Wednesday, May 14, 2008

Coming Unspun

Recently, I've been systematically destroying a sweater I knit last winter.

In knit-speak, such wanton unraveling is known as frogging, because you "rip-it, rip it" (ah, knitting humor) until your faulty project is yarn again. It's a cute name for what can be a painful process-- all that work, hope, inspiration, and time unraveling like it never existed. I first condemned the sweater to frogging back in January and only now, in May, have I executed the sentence. It took me that long to get the nerve.

But about one sleeve and half a torso into the deconstruction, I realized something. The whole process didn't pinch nearly as much as I thought it would. I was actually finding something relaxing, deeply satisfying-- even fun-- at watching my hopelessly mucked-up sweater transformed back into soft gray skeins of woolly potential. I could make anything from the reclaimed yarn, and my next sweater would be even truer to my vision because I knew what didn't work.

Lucky for me, last night was a two-for-one special on epiphanies because I've been struggling with something very similar concerning my writing.

Over the past months, I've been re-examining my long-held writing goals and aspirations in light of my real-world responsibilities. I have a daughter who's almost two and insatiably curious, a house that refuses to keep itself clean of its own accord, and still only twenty-four hours in a day. Fifteen, really, because my intelligence and creativity nosedives after nine p.m. My previous vision of my writing just doesn't fit anymore; like my poor, malformed sweater, it isn't functional for my current needs.

So I'm unraveling it too.
Slowly, with a grimace, I've been taking apart my preconceptions of what writing should mean for me right now. Now probably isn't the time to write my masterpiece of American literature, or try to launch my grandiose writing career. I really don't know if I should even worry about submitting at all at this point. I'm breaking my dreams down to raw material-- a love of words and their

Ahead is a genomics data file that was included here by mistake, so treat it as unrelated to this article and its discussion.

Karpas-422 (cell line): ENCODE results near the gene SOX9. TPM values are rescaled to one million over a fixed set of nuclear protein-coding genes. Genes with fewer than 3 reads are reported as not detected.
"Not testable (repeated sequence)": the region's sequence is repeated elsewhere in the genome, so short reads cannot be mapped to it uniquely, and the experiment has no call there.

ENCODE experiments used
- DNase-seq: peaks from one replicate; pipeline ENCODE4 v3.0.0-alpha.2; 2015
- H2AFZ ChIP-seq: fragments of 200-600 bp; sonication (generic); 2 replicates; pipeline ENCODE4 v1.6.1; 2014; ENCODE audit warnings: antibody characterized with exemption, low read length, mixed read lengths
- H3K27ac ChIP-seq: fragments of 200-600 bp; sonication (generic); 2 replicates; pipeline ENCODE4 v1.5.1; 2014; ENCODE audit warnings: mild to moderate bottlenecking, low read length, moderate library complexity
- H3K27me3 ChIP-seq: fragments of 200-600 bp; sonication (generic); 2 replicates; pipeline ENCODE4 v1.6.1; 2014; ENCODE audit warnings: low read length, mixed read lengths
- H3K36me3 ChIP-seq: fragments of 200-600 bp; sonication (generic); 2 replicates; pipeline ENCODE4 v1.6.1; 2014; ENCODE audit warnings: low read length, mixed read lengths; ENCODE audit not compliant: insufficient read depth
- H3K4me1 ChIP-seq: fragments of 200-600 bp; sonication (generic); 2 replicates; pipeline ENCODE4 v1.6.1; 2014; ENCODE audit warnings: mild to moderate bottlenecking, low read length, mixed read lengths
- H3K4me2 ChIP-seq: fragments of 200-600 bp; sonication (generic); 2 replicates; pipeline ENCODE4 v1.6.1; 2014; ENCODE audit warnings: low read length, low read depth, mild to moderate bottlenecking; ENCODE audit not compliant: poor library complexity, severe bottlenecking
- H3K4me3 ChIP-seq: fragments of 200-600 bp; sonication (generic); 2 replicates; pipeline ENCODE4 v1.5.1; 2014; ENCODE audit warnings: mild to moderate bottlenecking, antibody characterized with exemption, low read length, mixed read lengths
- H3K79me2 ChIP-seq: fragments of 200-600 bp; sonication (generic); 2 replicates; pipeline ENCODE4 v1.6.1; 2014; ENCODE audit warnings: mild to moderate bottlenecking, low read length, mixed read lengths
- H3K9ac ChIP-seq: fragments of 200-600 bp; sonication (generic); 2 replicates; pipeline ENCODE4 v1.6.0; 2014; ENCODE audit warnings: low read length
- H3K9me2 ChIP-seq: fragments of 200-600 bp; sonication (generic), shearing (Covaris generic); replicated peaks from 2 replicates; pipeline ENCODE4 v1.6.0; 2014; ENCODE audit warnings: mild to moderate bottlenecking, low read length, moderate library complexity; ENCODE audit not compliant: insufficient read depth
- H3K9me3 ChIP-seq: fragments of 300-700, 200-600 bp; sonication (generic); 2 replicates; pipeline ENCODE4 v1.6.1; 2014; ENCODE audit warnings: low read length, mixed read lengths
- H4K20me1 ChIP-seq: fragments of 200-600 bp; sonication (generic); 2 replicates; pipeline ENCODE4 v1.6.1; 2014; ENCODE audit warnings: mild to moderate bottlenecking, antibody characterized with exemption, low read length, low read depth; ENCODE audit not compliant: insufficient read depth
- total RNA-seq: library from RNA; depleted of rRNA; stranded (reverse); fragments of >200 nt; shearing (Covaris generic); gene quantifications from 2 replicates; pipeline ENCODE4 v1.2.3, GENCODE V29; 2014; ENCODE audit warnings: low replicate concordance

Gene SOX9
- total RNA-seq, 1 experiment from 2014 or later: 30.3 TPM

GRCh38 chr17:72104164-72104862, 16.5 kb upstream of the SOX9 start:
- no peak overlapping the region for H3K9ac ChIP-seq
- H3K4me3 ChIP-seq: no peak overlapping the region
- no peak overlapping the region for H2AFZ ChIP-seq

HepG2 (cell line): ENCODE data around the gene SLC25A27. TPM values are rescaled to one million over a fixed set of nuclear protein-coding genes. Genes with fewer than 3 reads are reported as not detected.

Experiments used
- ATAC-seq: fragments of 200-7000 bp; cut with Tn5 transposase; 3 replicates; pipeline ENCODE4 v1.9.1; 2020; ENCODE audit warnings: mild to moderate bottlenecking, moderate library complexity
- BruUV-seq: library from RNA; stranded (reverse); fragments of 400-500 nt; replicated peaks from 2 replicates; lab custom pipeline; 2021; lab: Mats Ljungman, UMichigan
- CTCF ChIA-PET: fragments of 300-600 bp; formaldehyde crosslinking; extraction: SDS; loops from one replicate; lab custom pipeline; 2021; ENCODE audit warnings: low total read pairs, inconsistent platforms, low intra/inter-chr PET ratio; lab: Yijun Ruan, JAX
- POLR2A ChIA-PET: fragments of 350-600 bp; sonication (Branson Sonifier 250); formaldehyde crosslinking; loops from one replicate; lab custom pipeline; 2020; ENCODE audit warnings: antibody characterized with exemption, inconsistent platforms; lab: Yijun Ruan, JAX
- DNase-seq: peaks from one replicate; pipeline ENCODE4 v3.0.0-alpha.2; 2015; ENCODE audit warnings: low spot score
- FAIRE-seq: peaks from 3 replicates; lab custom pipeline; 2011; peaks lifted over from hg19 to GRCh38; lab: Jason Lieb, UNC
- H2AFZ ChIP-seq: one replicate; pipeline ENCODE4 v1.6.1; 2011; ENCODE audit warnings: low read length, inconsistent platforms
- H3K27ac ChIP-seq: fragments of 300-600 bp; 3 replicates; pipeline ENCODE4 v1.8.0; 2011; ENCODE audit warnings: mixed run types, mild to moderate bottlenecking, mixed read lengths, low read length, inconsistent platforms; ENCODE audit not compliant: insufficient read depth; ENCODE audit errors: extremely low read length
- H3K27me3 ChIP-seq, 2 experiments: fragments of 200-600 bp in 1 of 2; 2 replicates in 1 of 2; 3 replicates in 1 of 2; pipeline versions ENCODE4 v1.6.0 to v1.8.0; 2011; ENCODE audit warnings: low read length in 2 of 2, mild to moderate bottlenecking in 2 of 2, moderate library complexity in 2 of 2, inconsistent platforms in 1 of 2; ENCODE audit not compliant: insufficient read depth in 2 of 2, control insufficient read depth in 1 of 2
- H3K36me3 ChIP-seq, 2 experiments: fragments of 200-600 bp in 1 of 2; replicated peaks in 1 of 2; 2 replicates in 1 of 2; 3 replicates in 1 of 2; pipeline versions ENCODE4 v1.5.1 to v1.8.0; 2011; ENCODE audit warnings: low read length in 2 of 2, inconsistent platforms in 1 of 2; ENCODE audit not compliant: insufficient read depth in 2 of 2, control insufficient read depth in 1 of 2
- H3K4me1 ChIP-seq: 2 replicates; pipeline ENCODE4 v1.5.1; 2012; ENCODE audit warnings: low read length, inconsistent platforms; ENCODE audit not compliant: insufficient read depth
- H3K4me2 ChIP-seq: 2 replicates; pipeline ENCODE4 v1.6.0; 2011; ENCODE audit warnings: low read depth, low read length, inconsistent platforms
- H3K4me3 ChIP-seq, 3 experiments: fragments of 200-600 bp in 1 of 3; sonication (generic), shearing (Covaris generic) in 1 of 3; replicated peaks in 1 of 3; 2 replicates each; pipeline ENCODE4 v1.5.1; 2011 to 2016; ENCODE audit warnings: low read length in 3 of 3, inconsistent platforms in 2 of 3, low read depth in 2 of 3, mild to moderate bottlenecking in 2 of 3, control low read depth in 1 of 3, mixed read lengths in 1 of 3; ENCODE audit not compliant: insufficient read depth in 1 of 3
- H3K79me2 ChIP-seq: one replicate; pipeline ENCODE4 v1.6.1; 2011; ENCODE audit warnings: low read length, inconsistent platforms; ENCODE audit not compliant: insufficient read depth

possibilities-- and finding joy just in exploring that richness. Just like with frogging my sweater, I've discovered there is a satisfaction, even a peace, at transforming my writing from a frustrated mess to a ball of potential.

I can write anything from here. I could even write nothing and my words, my story-children, would still be there waiting when I came back.

Here's to coming unspun. In our knitting and in our lives, sometimes it's exactly what we need.

Thursday, May 8, 2008

Freewrite No. 2

I like walking in the early morning
when the sun is fresh and the breeze cool,
when the humidity is not yet sticking to my face and arms like flypaper,
I like passing coin laundries and coffee shops, watching the
big money people drop their dogs at daycare, watching the
pocket-change people wait for the bus.
I like the smell of honeysuckle and the exasperated horns of the morning traffic
to which I am immune with my stroller and tennis shoe freedom
I like my daughter's bare feet and pink toes
and the entire day stretching before us, like the sidewalk,
one uncluttered line of potential not yet criss-crossed with detours and regrets.

Saturday, May 3, 2008

And Yet Another One...

You Are Teal Green

You are a one of a kind, original person. There's no one even close to being like you.

Expressive and creative, you have a knack for making the impossible possible.

While you are a bit offbeat, you don't scare people away with your quirks.

Your warm personality nicely counteracts and strange habits you may have.

Random Quiz Results

Admit it, you all love the occasional online introspection and amateur head-shrinking all at the click of a mouse.

Apparently, I am

Your Thinking is Abstract and Random

You are flexible, adaptable, and creative.

There's many ways that you can learn - and you're up for any of them.

You relate well to other people, and you do well working in groups.

You can help people communicate together and work with each other's strengths.

You don't work well with people who are competitive or adversarial.

You prefer to work toward a common goal... not toward conflicting goals.